New Mexico candidate hopes to be first Native American congresswoman

Posted on: June 5th, 2018 by ABC News No Comments

Michael Anaya Gorman(WASHINGTON) — Deb Haaland — a Native American woman running for Congress in New Mexico — has never seen anyone who looks like her in elected government.

But if she wins in the 1st Congressional District Democratic primary election Tuesday, she might be able to change that, for herself and for Native American women across the country.

“In 230 years, there’s never been a Native American woman in Congress. I have never seen myself in that body of our government,” Haaland said in an interview with ABC News. There are currently two Native American representatives in the House — both men from Oklahoma.

Unfortunately, that lived experience can turn into a self-fulfilling prophecy for some. “Ten years ago, when I was out in Indian country knocking on doors and driving folks to the polls, I never thought I would run for Congress,” Haaland acknowledged. But eventually, a desire to serve her community lead her to politics.

Haaland is running for the seat left open by Democratic Rep. Michelle Lujan Grisham, who is now running for governor.

Before deciding to run for the House of Representatives, Haaland volunteered in former President Barack Obama’s 2008 campaign. She then became the chair of the Democratic Party of New Mexico and helped flip the state House back to blue. In 2014, she ran unsuccessfully for lieutenant governor.

Haaland is an enrolled member of the Pueblo of Laguna, a federally-recognized Native American tribe.

“It’s home to me, I go home as often as I can,” said Haaland.

Her mother, who served in the Navy, still lives there. Her father, a Marine, is buried at Arlington National Cemetery.

Now, she wants to bring diversity to Congress, both as a woman of color and as someone who feels she’s lived through many of the difficulties facing the constituents of New Mexico’s 1st Congressional District. As a single mom, she knows what it’s like to struggle, she said, whether that meant facing the reality of food stamps or trouble accessing affordable healthcare.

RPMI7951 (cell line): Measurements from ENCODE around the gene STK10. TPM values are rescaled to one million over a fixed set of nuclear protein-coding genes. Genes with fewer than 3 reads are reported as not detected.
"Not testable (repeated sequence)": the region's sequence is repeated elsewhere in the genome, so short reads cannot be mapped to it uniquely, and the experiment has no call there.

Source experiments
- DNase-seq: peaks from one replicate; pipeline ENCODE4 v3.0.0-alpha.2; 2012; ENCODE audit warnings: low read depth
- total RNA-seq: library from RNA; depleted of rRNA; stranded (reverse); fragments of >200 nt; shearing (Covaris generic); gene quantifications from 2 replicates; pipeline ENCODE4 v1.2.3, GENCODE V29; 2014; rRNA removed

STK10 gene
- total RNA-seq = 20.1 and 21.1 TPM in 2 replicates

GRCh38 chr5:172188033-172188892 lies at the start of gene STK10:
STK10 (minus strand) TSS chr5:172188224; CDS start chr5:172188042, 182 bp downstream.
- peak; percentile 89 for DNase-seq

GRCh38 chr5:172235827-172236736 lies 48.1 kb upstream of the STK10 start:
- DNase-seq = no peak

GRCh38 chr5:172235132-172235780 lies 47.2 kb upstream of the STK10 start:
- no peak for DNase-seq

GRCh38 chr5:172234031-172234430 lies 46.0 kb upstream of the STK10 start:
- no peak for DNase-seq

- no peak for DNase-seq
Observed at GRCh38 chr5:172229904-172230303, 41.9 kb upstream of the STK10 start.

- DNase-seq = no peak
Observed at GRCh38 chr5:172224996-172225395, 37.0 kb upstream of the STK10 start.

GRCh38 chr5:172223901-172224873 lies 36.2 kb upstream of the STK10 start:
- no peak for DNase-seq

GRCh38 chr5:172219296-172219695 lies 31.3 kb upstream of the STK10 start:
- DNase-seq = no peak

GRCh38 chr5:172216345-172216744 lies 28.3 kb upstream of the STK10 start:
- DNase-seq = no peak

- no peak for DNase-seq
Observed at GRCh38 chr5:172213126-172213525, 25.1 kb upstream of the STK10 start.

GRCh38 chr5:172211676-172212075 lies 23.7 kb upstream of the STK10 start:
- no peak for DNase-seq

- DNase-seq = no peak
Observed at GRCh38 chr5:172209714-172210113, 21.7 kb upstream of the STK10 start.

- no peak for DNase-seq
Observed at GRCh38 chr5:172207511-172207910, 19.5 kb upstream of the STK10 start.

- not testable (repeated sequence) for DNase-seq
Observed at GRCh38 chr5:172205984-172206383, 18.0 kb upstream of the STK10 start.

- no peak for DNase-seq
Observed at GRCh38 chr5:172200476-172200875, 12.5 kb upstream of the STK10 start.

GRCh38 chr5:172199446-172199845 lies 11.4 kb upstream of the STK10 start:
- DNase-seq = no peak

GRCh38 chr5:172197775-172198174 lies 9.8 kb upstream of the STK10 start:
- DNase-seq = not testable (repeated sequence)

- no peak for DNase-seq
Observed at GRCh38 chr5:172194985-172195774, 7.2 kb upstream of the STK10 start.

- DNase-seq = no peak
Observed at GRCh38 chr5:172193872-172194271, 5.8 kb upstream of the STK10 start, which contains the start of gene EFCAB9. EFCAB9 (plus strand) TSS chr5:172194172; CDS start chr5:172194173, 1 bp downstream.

“I think it’s important to always have diversity, in our Congress or anywhere, but you also need diversity not just for women of color who are most underrepresented, but diversity in different walks of life,” Haaland said.

In New Mexico’s 1st district, Haaland faces a crowded Democratic race with four opponents. Haaland and two of her opponents, former U.S. Attorney Damon Martinez and former law school professor and activist Antoinette Sedillo-Lopez, have raised the most money and come out as frontrunners.

The race is diverse among the remaining five candidates in gender, career and ethnicity — a reflection of the majority-minority state. The current governor, Susana Martinez, was the first Hispanic female elected governor in the history of the United States.

More than 10 percent of the state is Native American, according to the U.S. Census Bureau.

Out of the states that might elect the first Native American congresswoman in 2018 — and there are candidates running across the country — New Mexico would be a good bet, said Lonna Atkeson, a political science professor at the University of New Mexico.

“From that perspective, we’re uniquely qualified because we’ve been doing it for a long time,” she said of New Mexico’s diversity in Congress and across the state.

But the diversity and multitude of candidates in the race has also led to narrower campaigns in the primaries, Atkeson said.

“Democratic candidates are fighting for a small sliver of progressive voters but [New Mexico’s 1st Congressional District] is a much deeper and richer community than that particular narrow sliver of voters,” Atkeson said.

With six candidates, it’s a hard race to predict, she said. The race may come down to name recognition and candidate heuristics — especially the role of identity politics, according to Atkeson.

“There’s this sort of difficulty, especially in a five-way race, where you have to really focus your message,” said Atkeson.

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